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If you’ve ever eaten hummus, you’ve had tahini. But beyond giving hummus richness and a creamy boost, there’s so much more that this humble spread can do. Tahini can take your tea latte to the next level, it’s the secret ingredient in your vegan pumpkin dinner recipe, and it makes the best dressings for green salads. Tahini (AKA sesame seed paste) is a rich and creamy ingredient that should not be overlooked — and may soon become a pantry staple.
What is Tahini?
Tahini is made from toasted, hulled, and ground sesame seeds, and while it comes from the Middle East, sesame paste is also used in Asian, North African, and Balkan cuisine. It’s a staple in Mediterranean cuisines, where it’s used in everything from velvety smooth hummus to desserts. If you’re a falafel or gyro lover, tahini is in the sauce that’s drizzled on top.
Nutritional Benefits of Tahini
Tahini is not a low-calorie food, as it’s made from seeds. That said, it is incredibly nutritious. Tahini contains 85 calories per tablespoon, with nearly three grams each of protein and carbs and nine grams of fat. Most of the fat in tahini is unsaturated, or the heart-healthy variety. And it’s a source of calcium and iron, plus magnesium, phosphorus, and potassium.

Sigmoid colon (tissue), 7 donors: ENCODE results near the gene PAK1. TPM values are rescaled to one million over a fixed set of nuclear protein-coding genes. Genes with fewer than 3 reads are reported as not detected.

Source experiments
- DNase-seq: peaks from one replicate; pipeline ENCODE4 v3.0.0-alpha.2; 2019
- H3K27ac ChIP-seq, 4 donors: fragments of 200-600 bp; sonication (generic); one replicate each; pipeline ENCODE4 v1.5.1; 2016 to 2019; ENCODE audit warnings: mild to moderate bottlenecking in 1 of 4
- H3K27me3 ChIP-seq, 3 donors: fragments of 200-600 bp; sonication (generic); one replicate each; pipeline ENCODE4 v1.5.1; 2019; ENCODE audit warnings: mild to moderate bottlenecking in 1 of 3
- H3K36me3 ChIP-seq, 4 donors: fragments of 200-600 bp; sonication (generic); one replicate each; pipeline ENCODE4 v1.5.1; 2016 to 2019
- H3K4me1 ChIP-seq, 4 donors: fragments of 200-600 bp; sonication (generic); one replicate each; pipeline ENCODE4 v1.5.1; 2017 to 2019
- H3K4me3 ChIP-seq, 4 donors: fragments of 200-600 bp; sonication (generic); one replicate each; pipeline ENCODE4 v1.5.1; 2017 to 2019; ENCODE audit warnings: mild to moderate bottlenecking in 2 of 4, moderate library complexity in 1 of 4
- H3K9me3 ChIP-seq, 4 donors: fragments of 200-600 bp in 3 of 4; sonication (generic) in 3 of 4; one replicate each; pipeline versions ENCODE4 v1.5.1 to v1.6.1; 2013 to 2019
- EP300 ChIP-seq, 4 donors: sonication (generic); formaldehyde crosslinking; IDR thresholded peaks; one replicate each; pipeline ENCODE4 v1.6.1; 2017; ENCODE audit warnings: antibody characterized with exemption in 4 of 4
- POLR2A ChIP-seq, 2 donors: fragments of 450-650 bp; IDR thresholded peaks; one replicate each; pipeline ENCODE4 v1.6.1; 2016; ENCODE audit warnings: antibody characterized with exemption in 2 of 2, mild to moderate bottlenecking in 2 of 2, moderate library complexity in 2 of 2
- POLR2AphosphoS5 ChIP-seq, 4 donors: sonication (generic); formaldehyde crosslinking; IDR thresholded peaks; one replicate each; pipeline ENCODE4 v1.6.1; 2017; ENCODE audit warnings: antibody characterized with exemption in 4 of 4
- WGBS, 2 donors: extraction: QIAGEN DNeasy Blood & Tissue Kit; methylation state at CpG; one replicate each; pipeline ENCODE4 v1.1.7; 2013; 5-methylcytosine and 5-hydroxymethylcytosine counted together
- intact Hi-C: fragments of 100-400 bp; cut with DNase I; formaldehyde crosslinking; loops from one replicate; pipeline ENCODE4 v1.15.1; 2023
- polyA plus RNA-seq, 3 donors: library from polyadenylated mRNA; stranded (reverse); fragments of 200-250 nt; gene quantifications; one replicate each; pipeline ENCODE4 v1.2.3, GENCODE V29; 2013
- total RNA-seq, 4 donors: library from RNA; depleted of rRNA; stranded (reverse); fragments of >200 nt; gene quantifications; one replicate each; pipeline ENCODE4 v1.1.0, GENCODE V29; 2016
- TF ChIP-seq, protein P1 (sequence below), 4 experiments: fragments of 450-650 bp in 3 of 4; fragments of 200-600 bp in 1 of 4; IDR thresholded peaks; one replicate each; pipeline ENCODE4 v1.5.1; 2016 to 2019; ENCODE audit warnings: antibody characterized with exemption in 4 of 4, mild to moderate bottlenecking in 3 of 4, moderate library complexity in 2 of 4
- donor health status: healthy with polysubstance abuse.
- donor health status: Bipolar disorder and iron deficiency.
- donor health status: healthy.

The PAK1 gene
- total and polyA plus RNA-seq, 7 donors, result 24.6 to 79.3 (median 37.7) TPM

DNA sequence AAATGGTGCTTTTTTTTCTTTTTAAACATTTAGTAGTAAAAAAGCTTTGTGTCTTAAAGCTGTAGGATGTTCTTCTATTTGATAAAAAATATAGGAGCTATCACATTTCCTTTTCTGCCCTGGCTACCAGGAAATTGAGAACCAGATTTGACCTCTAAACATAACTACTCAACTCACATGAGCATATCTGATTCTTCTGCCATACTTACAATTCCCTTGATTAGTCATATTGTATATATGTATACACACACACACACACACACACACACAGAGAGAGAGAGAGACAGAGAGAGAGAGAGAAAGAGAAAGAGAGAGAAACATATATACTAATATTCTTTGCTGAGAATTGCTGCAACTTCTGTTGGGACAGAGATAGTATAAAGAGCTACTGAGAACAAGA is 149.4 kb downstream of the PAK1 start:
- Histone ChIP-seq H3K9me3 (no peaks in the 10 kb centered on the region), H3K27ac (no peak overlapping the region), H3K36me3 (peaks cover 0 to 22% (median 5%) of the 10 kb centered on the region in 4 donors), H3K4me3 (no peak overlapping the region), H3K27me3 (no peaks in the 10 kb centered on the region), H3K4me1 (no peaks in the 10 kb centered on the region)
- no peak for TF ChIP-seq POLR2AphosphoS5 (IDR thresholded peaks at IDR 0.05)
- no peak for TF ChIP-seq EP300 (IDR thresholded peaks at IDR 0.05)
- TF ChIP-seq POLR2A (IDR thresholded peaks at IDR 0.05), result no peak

What Can I Do with Tahini?
Go beyond hummus to discover new ways to use this nutritious, versatile Mediterranean staple. Here are some of our favorite uses:
1. Swirl tahini, sweetened with brown sugar, on top of your brownies or into chocolate cookie dough.
2. Use in place of avocado on your morning toast. Top with pickled onions or kraut, spicy sprouts, a squeeze of fresh lemon, and black sesame seeds. (Or schmear tahini on an everything bagel!)
3. Swap tahini for peanut butter for a grown-up PB&J. We like fig jam or honey, plus a sprinkle of flaky sea salt on toasted sourdough.
4. Mix with roasted garlic, white wine vinegar, parsley, and tarragon for a light salad dressing. Thin as desired with water.
5. Dice cucumber, tomato, red onion, and peppers, then toss with tahini and red wine vinegar, plus dried oregano, salt, and pepper, for quick side salad.
6. Thin with water, then season to taste with garlic powder, lemon juice, and salt. Serve with crudités, crackers, or falafel.
7. Swap that same tahini sauce for the mayo in your favorite composed salad like chicken, egg, tuna, or tofu.
8. Use tahini instead of peanut butter in your favorite spicy peanut noodle dish. (Or swap in zoodles!)
9. Blend a tablespoon of tahini with 16 ounces of water and one or two pitted dates, plus a pinch of salt, for a new spin on plant milk.
10. Or use less water to create a sweet, rich dip that’s perfect for fruit.
Since tahini is high in fat, it’s very oily, and we know what happens when you try to combine oil and water. In the case of tahini, you need to use a little patience and elbow grease to integrate it into other liquids. Tahini will first seize up and thicken, then as you add more liquid, it will yield and thin out. Due to the fat content, tahini will cause sauces and dressings to thicken upon standing or after being refrigerated.
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(Photo via World Market)